So, very useful for macro to 1:1, but beyond that magnification less so, becoming almost unusable at what is presumably 2:1 (twice life-size on the sensor). Up to 1:1 at f8 to f11 the resolution and colours are superb, beyond 1:1 a cyan cast appears and the resolution – not unsurprisingly – starts to drop dramatically.

But – most people will want to use this portable lens to get fairly close to flowers, insects etc.

Sony A7R Zuiko 50mm f3.5

A butterfly (now obviously an ex-butterfly having been trapped in a building) taken with the camera resting on the window sill.

 

Sony A7R Zuiko 50mm f3.5

And a central enlargement.

Sony A7R Zuiko 50mm f3.5

Get low enough and some nice macro shots are easy!

 

Sony A7R Zuiko 50mm f3.5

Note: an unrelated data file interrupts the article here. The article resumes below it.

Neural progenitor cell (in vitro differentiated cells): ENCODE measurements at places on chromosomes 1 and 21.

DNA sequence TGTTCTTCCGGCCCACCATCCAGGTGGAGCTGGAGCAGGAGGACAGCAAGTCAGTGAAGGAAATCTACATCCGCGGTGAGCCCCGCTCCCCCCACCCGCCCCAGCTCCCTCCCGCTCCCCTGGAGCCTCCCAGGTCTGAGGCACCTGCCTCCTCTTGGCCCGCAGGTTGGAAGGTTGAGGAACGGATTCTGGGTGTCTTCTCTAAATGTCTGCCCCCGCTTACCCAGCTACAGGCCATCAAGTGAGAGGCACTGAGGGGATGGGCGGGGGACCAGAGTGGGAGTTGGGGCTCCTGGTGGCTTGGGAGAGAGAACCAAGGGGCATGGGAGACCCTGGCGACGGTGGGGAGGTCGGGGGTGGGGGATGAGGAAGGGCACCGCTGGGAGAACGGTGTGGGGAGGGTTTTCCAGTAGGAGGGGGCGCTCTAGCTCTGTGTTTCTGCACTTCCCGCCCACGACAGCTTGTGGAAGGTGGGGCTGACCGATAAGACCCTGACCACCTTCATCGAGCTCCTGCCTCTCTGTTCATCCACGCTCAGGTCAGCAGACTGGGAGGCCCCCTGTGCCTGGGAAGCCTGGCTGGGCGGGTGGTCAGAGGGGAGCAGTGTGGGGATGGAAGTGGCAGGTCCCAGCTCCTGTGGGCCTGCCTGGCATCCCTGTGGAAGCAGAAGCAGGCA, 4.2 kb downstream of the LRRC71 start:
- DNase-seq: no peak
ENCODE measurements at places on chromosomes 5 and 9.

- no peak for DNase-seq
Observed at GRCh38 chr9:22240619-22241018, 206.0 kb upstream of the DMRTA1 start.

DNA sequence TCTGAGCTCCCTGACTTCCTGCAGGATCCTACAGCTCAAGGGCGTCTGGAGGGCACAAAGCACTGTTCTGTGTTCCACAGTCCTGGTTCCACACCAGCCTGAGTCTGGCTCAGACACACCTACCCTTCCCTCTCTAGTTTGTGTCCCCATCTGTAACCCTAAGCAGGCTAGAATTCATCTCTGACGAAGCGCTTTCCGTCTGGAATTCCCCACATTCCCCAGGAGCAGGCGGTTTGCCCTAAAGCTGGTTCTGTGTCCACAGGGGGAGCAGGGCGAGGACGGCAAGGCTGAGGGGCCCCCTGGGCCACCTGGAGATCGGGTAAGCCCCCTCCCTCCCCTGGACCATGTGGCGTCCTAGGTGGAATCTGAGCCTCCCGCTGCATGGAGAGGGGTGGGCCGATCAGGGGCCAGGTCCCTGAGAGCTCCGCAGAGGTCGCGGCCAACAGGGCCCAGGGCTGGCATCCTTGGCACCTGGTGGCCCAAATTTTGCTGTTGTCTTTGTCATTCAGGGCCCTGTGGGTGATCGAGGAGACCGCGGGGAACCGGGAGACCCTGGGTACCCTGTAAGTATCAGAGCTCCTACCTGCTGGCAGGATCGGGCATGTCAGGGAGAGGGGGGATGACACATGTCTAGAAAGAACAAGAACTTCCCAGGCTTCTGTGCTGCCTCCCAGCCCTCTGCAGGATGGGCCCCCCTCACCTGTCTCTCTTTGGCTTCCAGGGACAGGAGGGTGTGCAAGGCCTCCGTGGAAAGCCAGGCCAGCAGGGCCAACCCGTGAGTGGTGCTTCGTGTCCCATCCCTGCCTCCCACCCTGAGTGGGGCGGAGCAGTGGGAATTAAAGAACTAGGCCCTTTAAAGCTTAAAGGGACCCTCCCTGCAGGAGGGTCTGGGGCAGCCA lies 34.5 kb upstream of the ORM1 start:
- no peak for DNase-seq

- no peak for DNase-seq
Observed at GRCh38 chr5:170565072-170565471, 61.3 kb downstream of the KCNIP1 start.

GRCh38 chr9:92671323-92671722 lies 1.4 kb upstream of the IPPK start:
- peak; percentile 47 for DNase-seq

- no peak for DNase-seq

Hand held at 1/320th and moderately close this is a good example of what this lens excels at on the A7R – despite the hexagonal bokeh.

Sony A7R Zuiko 50mm f3.5

Colours are quite vivid once the rather flat RAW files are processed – again fine for this sort of subject.

 

 

So for a general purpose hand held close-ups its pretty good too, as long as you keep the shutter speed high and take great care focussing. The resolution good to excellent with the caveat that there is so little depth of field at these closer distances that much of you images will be out of focus anyway so be extra careful what you focus on!

At infinity things are pretty good too (all hand-held shots) :-

Sony A7R Zuiko 50mm f3.5

The full frame which I’m sure you’re all familiar with.

 

f3.5

Sony A7R Zuiko 50mm f3.5

Centre wide open – a bit soft but OK. Best avoided.

 

Sony A7R Zuiko 50mm f3.5

Edge wide open – not bad but not great either.

 

f8

Sony A7R Zuiko 50mm f3.5

f8 centre – stunning! Wow!

Sony A7R Zuiko 50mm f3.5